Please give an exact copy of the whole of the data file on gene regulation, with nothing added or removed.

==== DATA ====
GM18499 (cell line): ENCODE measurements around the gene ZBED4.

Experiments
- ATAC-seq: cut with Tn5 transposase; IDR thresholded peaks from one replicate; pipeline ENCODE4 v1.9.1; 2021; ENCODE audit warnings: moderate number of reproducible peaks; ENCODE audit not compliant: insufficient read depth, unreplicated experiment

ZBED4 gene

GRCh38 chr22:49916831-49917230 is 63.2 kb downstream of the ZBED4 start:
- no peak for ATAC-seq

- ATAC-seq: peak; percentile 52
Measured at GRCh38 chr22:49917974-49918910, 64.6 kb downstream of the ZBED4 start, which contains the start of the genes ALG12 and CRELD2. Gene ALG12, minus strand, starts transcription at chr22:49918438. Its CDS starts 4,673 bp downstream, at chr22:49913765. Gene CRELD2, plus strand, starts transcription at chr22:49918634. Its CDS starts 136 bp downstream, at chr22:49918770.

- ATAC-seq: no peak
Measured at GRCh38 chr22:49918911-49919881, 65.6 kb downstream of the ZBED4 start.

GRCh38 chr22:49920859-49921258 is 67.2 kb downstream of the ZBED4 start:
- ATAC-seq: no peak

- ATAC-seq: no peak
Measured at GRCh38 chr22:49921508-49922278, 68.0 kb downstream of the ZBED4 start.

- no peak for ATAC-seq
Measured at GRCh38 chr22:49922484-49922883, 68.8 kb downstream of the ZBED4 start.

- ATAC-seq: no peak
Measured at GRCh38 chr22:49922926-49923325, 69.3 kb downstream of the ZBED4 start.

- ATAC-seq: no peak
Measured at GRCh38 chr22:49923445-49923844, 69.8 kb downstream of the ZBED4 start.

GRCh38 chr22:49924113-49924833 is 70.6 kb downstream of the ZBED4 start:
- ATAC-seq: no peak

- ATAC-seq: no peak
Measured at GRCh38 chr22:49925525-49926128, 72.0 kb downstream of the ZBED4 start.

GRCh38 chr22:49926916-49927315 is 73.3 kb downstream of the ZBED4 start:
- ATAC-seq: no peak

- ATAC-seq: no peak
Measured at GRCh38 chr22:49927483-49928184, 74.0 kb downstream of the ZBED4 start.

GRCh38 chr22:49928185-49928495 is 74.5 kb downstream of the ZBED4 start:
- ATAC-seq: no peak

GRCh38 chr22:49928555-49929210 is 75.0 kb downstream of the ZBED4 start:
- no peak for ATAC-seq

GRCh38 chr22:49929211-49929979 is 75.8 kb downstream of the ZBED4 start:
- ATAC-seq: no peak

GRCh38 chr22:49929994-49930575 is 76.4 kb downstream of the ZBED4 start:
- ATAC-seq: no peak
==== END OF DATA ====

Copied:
GM18499 (cell line): ENCODE measurements around the gene ZBED4.

Experiments
- ATAC-seq: cut with Tn5 transposase; IDR thresholded peaks from one replicate; pipeline ENCODE4 v1.9.1; 2021; ENCODE audit warnings: moderate number of reproducible peaks; ENCODE audit not compliant: insufficient read depth, unreplicated experiment

ZBED4 gene

GRCh38 chr22:49916831-49917230 is 63.2 kb downstream of the ZBED4 start:
- no peak for ATAC-seq

- ATAC-seq: peak; percentile 52
Measured at GRCh38 chr22:49917974-49918910, 64.6 kb downstream of the ZBED4 start, which contains the start of the genes ALG12 and CRELD2. Gene ALG12, minus strand, starts transcription at chr22:49918438. Its CDS starts 4,673 bp downstream, at chr22:49913765. Gene CRELD2, plus strand, starts transcription at chr22:49918634. Its CDS starts 136 bp downstream, at chr22:49918770.

- ATAC-seq: no peak
Measured at GRCh38 chr22:49918911-49919881, 65.6 kb downstream of the ZBED4 start.

GRCh38 chr22:49920859-49921258 is 67.2 kb downstream of the ZBED4 start:
- ATAC-seq: no peak

- ATAC-seq: no peak
Measured at GRCh38 chr22:49921508-49922278, 68.0 kb downstream of the ZBED4 start.

- no peak for ATAC-seq
Measured at GRCh38 chr22:49922484-49922883, 68.8 kb downstream of the ZBED4 start.

- ATAC-seq: no peak
Measured at GRCh38 chr22:49922926-49923325, 69.3 kb downstream of the ZBED4 start.

- ATAC-seq: no peak
Measured at GRCh38 chr22:49923445-49923844, 69.8 kb downstream of the ZBED4 start.

GRCh38 chr22:49924113-49924833 is 70.6 kb downstream of the ZBED4 start:
- ATAC-seq: no peak

- ATAC-seq: no peak
Measured at GRCh38 chr22:49925525-49926128, 72.0 kb downstream of the ZBED4 start.

GRCh38 chr22:49926916-49927315 is 73.3 kb downstream of the ZBED4 start:
- ATAC-seq: no peak

- ATAC-seq: no peak
Measured at GRCh38 chr22:49927483-49928184, 74.0 kb downstream of the ZBED4 start.

GRCh38 chr22:49928185-49928495 is 74.5 kb downstream of the ZBED4 start:
- ATAC-seq: no peak

GRCh38 chr22:49928555-49929210 is 75.0 kb downstream of the ZBED4 start:
- no peak for ATAC-seq

GRCh38 chr22:49929211-49929979 is 75.8 kb downstream of the ZBED4 start:
- ATAC-seq: no peak

GRCh38 chr22:49929994-49930575 is 76.4 kb downstream of the ZBED4 start:
- ATAC-seq: no peak